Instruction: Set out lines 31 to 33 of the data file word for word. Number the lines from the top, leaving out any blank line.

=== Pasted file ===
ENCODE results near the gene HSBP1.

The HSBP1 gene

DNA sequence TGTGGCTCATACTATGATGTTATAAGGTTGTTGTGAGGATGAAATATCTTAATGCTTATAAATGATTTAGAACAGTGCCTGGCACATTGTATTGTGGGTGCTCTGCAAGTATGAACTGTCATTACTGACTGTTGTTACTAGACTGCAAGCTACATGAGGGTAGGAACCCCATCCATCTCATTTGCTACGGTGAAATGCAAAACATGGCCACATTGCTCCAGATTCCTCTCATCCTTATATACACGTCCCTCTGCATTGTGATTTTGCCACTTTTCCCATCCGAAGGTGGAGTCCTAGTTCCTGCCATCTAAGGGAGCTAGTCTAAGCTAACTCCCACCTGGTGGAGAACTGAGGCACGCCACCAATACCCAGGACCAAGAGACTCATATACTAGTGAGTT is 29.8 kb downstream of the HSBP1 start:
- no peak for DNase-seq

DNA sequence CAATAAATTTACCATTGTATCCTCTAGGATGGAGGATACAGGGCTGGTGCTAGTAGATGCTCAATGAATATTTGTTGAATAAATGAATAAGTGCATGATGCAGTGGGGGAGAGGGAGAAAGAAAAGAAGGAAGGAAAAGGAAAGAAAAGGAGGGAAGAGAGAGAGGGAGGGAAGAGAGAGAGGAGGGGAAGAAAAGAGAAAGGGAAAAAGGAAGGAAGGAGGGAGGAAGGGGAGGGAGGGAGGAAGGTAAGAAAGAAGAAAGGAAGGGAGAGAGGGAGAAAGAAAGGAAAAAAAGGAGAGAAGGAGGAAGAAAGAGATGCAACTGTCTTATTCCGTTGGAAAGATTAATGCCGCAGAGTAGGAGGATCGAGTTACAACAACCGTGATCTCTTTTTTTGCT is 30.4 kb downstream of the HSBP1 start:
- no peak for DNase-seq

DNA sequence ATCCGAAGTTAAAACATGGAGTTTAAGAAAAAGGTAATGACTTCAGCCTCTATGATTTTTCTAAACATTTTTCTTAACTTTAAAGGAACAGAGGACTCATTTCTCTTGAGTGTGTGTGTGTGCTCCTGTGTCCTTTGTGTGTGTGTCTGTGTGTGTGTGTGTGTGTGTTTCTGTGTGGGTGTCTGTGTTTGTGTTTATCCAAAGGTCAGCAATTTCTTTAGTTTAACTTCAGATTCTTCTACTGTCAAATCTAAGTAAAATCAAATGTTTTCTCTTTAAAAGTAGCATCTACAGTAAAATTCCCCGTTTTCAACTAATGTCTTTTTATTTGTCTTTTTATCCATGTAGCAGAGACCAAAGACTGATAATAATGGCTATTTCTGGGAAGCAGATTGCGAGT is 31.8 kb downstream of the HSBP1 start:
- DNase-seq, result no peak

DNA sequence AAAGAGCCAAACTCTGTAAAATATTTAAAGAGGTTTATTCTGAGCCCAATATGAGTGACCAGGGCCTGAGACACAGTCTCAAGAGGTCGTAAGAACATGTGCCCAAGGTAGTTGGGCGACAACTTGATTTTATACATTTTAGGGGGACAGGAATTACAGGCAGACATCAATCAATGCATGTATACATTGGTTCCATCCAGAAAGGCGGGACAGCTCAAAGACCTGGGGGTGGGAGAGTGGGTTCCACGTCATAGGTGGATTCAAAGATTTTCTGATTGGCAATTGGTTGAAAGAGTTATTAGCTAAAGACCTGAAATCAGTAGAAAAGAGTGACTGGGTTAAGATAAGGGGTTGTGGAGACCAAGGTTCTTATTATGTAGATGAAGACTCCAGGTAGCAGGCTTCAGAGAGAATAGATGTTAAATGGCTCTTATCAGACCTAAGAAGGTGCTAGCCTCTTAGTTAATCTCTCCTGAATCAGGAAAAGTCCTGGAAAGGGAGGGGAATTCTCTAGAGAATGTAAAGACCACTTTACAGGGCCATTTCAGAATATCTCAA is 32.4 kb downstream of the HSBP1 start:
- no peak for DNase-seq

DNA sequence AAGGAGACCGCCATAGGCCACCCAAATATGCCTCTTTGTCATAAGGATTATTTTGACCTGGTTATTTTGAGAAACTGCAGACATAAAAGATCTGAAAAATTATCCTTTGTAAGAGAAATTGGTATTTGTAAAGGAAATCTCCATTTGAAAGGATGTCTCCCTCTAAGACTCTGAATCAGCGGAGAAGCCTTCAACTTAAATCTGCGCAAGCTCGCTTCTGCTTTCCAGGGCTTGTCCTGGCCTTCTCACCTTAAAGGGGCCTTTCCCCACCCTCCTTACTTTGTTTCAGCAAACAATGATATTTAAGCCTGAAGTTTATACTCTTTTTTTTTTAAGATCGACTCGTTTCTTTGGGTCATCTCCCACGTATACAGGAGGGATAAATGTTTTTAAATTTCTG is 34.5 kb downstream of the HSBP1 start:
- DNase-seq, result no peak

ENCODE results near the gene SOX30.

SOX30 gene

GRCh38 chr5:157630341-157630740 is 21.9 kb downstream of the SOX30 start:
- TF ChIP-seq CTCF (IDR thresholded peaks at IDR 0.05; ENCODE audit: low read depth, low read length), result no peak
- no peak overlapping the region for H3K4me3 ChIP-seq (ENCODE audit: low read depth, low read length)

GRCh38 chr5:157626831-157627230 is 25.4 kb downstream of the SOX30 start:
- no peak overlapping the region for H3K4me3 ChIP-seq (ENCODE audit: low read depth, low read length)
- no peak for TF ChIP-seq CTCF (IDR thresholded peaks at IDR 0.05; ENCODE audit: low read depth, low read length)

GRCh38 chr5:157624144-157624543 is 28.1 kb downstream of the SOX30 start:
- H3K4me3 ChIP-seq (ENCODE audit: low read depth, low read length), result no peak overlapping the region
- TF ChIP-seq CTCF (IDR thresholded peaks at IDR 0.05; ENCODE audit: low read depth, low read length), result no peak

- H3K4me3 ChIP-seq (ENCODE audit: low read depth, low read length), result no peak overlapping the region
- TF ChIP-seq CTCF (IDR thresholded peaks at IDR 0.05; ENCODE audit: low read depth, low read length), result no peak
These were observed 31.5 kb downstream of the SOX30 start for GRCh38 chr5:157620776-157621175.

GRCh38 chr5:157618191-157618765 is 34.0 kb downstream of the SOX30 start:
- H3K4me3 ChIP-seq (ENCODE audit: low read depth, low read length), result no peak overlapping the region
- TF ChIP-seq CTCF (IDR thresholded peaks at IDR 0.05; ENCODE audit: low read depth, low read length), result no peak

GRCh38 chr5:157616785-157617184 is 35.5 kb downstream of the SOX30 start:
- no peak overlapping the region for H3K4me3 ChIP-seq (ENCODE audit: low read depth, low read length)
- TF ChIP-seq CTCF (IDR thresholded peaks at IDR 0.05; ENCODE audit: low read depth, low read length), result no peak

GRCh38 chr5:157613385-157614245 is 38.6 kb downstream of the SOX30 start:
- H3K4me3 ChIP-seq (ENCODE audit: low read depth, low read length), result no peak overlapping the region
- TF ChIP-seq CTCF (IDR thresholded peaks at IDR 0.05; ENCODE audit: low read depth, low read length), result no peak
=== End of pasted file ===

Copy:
- no peak overlapping the region for H3K4me3 ChIP-seq (ENCODE audit: low read depth, low read length)
- TF ChIP-seq CTCF (IDR thresholded peaks at IDR 0.05; ENCODE audit: low read depth, low read length), result no peak

GRCh38 chr5:157613385-157614245 is 38.6 kb downstream of the SOX30 start: